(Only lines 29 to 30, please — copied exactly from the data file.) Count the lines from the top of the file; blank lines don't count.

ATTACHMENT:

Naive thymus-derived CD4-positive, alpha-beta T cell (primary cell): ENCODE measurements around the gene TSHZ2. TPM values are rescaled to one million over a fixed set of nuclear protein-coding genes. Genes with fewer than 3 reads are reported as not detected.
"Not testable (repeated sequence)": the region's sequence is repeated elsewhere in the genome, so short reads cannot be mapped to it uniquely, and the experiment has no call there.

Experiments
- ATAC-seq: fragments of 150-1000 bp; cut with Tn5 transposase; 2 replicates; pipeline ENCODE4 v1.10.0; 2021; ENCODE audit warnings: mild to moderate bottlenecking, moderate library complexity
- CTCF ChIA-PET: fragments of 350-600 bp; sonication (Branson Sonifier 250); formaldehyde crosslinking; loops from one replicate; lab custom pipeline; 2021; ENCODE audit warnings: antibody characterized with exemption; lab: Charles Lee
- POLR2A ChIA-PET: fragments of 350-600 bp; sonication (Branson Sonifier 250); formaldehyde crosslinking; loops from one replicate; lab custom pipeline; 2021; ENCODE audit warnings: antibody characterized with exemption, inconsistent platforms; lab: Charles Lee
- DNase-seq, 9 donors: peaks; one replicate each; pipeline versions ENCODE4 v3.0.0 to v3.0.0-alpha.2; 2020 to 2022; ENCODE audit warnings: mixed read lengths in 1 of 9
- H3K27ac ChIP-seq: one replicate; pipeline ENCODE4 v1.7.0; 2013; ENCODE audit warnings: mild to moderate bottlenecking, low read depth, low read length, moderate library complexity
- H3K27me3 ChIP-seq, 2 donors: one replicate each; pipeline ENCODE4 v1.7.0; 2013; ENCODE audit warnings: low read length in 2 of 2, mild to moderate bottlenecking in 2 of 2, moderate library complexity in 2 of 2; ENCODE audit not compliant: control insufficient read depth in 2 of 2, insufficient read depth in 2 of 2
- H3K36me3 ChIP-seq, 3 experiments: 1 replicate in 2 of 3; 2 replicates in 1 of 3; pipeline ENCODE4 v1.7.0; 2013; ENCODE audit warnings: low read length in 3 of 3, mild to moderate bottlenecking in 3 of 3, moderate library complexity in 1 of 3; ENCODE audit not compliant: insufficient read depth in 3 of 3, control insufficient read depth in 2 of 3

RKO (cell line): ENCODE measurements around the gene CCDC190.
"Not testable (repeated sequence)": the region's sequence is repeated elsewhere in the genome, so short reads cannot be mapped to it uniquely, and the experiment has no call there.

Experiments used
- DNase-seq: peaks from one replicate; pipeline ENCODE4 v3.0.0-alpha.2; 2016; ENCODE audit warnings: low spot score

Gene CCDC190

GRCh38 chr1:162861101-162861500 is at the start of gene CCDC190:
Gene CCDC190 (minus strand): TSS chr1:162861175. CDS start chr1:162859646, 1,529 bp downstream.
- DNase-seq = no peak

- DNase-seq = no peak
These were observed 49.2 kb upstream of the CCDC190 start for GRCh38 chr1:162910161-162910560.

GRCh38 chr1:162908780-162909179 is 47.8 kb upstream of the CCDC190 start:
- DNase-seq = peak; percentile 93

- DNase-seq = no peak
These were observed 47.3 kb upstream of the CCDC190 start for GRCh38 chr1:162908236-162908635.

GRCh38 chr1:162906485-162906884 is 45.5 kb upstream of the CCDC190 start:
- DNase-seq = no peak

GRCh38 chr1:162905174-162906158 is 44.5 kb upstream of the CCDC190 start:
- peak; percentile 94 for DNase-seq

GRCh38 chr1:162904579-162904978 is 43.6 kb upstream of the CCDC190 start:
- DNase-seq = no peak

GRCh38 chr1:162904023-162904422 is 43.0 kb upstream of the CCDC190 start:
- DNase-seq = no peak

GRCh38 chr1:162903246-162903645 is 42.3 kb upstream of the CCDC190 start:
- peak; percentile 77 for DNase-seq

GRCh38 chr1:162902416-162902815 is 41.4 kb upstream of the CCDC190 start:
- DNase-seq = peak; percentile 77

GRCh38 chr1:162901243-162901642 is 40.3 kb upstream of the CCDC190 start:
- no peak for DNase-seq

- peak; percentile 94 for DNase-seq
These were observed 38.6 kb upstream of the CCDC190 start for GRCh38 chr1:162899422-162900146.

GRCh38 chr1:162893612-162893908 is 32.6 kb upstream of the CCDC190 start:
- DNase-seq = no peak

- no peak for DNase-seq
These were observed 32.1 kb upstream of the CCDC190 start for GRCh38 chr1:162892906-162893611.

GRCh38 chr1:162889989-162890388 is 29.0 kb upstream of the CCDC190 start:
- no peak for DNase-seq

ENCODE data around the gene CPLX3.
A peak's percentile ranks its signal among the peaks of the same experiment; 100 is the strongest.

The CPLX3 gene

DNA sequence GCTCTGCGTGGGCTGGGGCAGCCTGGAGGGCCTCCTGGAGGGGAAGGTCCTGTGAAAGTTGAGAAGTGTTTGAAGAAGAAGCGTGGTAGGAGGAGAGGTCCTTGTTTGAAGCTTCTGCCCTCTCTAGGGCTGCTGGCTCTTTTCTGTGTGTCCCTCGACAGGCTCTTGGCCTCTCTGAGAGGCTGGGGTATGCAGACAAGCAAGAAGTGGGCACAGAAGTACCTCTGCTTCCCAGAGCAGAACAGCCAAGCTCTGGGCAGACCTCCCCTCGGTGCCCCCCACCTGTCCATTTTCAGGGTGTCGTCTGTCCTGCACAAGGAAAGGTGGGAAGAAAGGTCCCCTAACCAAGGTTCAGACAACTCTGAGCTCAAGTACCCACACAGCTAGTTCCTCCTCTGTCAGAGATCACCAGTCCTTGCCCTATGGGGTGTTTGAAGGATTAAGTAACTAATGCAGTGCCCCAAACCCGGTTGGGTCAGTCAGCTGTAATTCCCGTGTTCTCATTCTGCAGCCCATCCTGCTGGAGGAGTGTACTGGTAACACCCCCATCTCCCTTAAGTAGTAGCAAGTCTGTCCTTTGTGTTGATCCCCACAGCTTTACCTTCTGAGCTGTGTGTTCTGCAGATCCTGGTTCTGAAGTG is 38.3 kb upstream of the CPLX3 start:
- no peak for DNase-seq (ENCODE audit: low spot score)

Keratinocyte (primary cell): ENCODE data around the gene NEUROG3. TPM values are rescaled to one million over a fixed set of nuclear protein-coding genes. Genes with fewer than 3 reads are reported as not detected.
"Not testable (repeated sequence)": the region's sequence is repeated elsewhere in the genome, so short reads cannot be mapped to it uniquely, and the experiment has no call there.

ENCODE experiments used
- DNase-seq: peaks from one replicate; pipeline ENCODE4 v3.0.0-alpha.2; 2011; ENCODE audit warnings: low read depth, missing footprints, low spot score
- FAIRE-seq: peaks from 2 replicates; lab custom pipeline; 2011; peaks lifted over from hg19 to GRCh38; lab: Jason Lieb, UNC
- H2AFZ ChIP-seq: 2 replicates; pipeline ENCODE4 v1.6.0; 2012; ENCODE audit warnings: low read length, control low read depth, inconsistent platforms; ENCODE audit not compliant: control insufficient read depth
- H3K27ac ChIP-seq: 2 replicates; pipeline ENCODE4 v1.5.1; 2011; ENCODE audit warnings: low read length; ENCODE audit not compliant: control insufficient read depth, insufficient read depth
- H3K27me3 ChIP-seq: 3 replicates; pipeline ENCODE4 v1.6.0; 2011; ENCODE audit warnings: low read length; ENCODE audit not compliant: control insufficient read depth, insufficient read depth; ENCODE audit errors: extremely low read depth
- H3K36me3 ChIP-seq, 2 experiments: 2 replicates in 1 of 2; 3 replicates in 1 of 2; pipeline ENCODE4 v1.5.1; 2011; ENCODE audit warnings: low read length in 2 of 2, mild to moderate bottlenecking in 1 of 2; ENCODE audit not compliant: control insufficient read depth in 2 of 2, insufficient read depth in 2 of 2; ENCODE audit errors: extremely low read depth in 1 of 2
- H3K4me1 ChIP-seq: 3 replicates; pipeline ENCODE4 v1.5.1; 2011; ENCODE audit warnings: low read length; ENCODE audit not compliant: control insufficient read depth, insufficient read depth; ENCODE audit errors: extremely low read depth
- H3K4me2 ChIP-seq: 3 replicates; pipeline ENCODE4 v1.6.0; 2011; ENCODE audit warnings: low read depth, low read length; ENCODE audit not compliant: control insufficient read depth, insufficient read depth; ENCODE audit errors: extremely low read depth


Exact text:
GRCh38 chr1:162904579-162904978 is 43.6 kb upstream of the CCDC190 start:
- DNase-seq = no peak